JOHN Menzies has said it expects to find a way of breaking up the group by March and reiterated its disappointment that plans to merge the firm’s newspaper distribution arm with DX fell apart.

The Edinburgh-based logistics group has appointed Rothschild investment bank to help find the optimum route to separate the distribution division from its aviation support businesses.

In an update on trading it told investors: “We expect to be able to make a firm announcement on the process to be followed by the time of our full year results in March.”

The group added: “The Board were disappointed not to be able to conclude the combination of our distribution division with DX … a deal that had strong strategic logic.”

Menzies scrapped plans to merge the division with DX in August after a profit warning issued by the Slough-based group made the revised cash and shares deal the firms agreed in June less appealing.

The trading update indicated Menzies aviation has faced challenges amid the disruption caused by Hurricane Irma in the Caribbean and upheaval in the airlines market.

It said positive underlying trading across the network has been tempered by the impact of the 225 mile per hour hurricane, and by airline failures within the Europe Middle East and Africa region.

John Menzies highlighted the devastation caused by Irma on the island of St Maarten, where operations will be affected into 2018.

However, directors said the group has continued to trade well since the half year. They are confident Menzies will meet full year expectations.

The board is pleased with progress on the integration of ASIG, the plane refuelling specialist Menzies bought in September last year in a $200 million deal it said would create one of the largest aviation services businesses in the world. Menzies noted yesterday: “Milestones are being met and we are confident that the full year synergy target will be exceeded.”

It said Rothschild will complete a strategic review of the distribution arm with the aim of assessing the optimum route to split the group and create two strong focused players.

The group has faced pressure from investors over the years to separate the divisions, which serve very different markets.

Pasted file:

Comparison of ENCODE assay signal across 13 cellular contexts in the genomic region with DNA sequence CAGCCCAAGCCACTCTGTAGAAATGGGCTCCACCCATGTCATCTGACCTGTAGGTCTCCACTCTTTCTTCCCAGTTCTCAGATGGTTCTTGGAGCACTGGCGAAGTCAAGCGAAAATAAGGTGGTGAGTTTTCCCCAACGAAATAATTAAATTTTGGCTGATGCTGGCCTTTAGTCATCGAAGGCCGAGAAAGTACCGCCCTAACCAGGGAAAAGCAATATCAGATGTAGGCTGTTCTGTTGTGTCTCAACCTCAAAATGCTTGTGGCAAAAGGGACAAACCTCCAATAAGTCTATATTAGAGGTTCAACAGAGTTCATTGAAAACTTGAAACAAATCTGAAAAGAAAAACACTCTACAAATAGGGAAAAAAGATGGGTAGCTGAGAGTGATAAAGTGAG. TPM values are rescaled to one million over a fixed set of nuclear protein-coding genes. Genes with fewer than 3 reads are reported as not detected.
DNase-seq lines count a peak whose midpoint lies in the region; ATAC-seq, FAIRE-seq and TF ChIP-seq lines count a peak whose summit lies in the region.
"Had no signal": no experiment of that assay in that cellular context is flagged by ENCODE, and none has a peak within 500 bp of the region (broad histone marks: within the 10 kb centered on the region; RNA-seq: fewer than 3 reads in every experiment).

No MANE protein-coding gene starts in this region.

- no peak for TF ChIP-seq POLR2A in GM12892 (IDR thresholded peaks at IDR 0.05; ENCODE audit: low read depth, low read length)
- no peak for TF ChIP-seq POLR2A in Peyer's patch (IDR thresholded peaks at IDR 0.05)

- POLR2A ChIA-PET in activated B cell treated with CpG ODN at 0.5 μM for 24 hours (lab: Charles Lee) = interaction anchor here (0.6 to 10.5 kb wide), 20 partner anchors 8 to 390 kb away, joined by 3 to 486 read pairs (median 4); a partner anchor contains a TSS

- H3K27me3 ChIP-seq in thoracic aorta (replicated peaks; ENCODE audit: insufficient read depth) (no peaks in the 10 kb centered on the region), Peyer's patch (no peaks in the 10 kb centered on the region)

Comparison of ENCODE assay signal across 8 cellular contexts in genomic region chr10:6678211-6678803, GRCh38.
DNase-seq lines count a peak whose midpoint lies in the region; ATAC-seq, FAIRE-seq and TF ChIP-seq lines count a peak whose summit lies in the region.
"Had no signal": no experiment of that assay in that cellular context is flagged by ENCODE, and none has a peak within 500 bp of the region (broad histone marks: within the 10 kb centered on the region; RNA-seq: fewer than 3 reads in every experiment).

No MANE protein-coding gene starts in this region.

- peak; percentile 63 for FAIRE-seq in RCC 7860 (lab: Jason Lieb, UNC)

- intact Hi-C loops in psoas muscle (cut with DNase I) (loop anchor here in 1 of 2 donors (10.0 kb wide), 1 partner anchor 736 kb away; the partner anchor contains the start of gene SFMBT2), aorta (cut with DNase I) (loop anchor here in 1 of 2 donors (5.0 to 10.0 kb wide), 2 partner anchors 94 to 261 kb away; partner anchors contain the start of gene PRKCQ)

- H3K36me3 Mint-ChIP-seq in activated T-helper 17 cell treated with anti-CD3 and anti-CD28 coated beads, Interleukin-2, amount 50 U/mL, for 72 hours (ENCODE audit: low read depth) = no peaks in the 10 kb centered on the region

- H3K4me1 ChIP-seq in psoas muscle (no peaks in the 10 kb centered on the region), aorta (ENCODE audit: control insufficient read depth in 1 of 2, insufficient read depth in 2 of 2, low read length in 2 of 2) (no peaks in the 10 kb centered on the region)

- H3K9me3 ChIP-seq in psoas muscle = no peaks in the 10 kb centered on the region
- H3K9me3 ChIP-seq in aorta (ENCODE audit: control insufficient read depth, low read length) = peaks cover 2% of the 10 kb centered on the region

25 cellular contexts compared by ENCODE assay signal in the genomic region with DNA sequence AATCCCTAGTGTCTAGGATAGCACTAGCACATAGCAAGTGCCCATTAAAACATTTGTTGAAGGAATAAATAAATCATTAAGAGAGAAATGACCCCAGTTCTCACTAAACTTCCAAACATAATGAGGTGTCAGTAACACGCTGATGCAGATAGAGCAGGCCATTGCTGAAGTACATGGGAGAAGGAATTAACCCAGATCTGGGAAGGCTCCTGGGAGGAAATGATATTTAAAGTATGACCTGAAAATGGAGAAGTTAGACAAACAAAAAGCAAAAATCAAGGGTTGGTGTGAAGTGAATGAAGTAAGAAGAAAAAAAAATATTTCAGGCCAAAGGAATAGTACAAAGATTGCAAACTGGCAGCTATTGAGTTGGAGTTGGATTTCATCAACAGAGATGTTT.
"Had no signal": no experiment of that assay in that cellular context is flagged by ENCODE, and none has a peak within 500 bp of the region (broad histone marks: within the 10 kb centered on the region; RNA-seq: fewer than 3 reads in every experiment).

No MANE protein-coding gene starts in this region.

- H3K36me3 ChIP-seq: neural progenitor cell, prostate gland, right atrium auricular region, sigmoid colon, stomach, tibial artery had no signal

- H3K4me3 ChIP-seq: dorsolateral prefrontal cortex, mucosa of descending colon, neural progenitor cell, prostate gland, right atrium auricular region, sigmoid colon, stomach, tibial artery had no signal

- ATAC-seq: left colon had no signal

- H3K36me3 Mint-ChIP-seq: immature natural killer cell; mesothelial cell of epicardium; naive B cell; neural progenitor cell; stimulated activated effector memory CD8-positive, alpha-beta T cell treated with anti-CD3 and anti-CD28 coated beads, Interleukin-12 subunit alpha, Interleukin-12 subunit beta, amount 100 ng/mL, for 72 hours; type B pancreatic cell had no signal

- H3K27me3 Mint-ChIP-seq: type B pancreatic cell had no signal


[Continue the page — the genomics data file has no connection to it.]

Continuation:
Menzies resisted the calls for some time arguing cash generated by the distribution arm could be used to grow the aviation business. Directors believe the operation has achieved the scale to support itself.

But efforts to separate the businesses have run into complications. Rothschild has been helping Menzies identify ways to complete the split since last October.

Led by a three-strong executive, Menzies announced in March that it had agreed terms to merge the distribution wing with DX.

In June Menzies accepted a big cut in the valuation of the distribution arm amid opposition to the merger plan. Activist investor Gatemore had claimed the original proposal undervalued DX.

Analysts at joint house broker Shore Capital said the failure of Monarch and Air Berlin had impacted earnings. The firms that take over the landing slots left vacant might not choose Menzies Aviation to provide handling support.

However, the analysts added: “We believe this statement demonstrates the improved robustness of the business under the still relatively new management team. The Group has faced a number of headwinds in H2 yet despite these challenges trading remains inline.”

Dermot Smurfit became chairman in July last year soon after Giles Wilson was appointed chief financial officer and aviation head Forsyth Black was promoted to the board.

John Geddes became corporate affairs director last November.